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Translated by
Isabelle Crossley
Published
Dec 19, 2019
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Fendi collaborates with Francis Kurkdjian for first perfumed 'Baguette' bag

Translated by
Isabelle Crossley
Published
Dec 19, 2019

A scented bag? Fendi has made this possible with its latest launch, and created a scented version of its iconic 'Baguette' bag, which was first created in 1997 and has since been continuously updated. The perfumed version has been made possible through a collaboration with Francis Kurkdjian, a brand also owned by the LVMH Group since 2017.


The scented Baguette bag and the 5ml perfume which slides inside the mini-Baguette - Fendi


In 2014, Francis Kurkdjian relaunched the tradition of perfuming leather and filed a patent for the technique. It is this method that Kurkdjian used to perfume the Baguette bag and create the 'Fendi Frenesia' scent, an eau de parfum with leathery and musky notes wrapped in Iris, which is intended to reflect the scent of the soft and textured Selleria leather that Fendi uses to create its famous bags.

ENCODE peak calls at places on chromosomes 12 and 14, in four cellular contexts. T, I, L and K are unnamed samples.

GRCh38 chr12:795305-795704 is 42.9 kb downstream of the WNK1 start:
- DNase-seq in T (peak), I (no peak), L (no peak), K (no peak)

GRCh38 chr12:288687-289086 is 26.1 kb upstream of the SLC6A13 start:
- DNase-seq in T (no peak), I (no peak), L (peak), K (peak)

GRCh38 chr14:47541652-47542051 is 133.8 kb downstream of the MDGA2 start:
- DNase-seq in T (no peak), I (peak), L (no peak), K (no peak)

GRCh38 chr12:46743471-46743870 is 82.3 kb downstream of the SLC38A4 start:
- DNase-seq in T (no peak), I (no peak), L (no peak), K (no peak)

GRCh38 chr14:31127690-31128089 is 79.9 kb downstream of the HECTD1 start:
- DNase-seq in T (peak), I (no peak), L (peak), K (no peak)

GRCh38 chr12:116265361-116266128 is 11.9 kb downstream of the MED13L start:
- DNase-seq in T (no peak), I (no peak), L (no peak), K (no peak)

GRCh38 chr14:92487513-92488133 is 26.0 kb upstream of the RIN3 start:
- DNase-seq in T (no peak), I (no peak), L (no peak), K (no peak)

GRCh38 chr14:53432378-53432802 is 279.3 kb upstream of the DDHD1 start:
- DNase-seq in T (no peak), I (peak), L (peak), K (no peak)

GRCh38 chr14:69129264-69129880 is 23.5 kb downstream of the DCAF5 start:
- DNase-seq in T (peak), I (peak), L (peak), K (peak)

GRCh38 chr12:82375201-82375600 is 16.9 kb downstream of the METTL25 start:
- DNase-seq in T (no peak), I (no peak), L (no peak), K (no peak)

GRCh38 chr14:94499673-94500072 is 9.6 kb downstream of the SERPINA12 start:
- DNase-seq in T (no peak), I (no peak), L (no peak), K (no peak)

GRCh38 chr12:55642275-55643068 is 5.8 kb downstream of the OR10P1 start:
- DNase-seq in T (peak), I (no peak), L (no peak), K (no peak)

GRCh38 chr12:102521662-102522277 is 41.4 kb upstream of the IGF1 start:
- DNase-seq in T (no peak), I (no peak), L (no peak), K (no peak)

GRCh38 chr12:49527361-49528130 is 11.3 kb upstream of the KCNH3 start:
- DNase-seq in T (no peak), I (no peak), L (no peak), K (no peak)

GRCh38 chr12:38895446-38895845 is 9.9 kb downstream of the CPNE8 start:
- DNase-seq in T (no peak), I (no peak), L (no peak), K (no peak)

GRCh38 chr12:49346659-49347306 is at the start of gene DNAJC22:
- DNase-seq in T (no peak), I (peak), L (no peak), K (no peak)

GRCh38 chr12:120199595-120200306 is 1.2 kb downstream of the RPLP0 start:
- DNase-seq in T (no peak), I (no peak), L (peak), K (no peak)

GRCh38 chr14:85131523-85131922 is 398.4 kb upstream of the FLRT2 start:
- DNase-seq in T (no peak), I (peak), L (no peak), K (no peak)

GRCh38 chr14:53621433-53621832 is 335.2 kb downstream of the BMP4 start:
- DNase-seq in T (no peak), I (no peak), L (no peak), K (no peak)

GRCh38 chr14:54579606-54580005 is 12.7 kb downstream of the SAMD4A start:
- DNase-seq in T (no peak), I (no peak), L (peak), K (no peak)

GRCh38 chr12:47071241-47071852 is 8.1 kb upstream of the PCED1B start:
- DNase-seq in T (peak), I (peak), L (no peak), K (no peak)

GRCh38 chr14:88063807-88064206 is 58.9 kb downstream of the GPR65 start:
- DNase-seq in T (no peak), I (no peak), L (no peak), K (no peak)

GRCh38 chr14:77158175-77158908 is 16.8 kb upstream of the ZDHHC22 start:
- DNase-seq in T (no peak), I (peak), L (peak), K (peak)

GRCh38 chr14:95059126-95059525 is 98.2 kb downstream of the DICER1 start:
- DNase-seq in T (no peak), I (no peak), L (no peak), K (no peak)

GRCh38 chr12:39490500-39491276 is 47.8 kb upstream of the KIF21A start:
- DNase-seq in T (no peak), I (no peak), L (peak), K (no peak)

After various processes, Kurkdjian conserved the scent in the internal structure of the leather, which allows it to release the scent for three years. The Frenesia perfume also comes in a 5ml bottle and is designed to be sprayed onto the wearer’s own skin or onto a card, which can be slid into the bag, in order to make the fragrance last longer. The perfume is sold in a mini-Baguette bag, which retails for €450 on Fendi’s e-commerce site. 

For the launch of the scented bag, Fendi asked Canadian photographer, Christelle Boulé, to translate the perfumed soul of the bag into a series of images. Boulé infused silver photo paper with a few drops of the perfume which -- once dried, exposed to light, and developed -- revealed an imprint of 'Frenesia' resembling a sort of white imprint. This was printed on 20 of the scented Baguette bags (10 for men and 10 for women), sold as limited-edition pieces at the Fendi store in Miami, U.S., during Art Basel Miami.

“For the love of the craft and of my profession, I have modernised a technique invented by master glove makers of the 12th century, successfully bringing it back to life, which made it possible to join forces centring around shared values and a common aesthetic,” said Kurkdjian in a statement, delighted with his collaboration with Fendi.

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